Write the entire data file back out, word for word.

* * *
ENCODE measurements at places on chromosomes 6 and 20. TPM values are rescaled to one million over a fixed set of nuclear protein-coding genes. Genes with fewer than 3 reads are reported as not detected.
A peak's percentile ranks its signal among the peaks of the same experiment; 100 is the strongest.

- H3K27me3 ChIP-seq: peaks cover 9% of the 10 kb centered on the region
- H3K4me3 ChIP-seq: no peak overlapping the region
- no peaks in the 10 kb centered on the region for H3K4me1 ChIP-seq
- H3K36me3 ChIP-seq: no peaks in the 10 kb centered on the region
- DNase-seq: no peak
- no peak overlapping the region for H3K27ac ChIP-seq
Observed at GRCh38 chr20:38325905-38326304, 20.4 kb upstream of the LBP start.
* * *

ENCODE measurements at places on chromosomes 6 and 20. TPM values are rescaled to one million over a fixed set of nuclear protein-coding genes. Genes with fewer than 3 reads are reported as not detected.
A peak's percentile ranks its signal among the peaks of the same experiment; 100 is the strongest.

- H3K27me3 ChIP-seq: peaks cover 9% of the 10 kb centered on the region
- H3K4me3 ChIP-seq: no peak overlapping the region
- no peaks in the 10 kb centered on the region for H3K4me1 ChIP-seq
- H3K36me3 ChIP-seq: no peaks in the 10 kb centered on the region
- DNase-seq: no peak
- no peak overlapping the region for H3K27ac ChIP-seq
Observed at GRCh38 chr20:38325905-38326304, 20.4 kb upstream of the LBP start.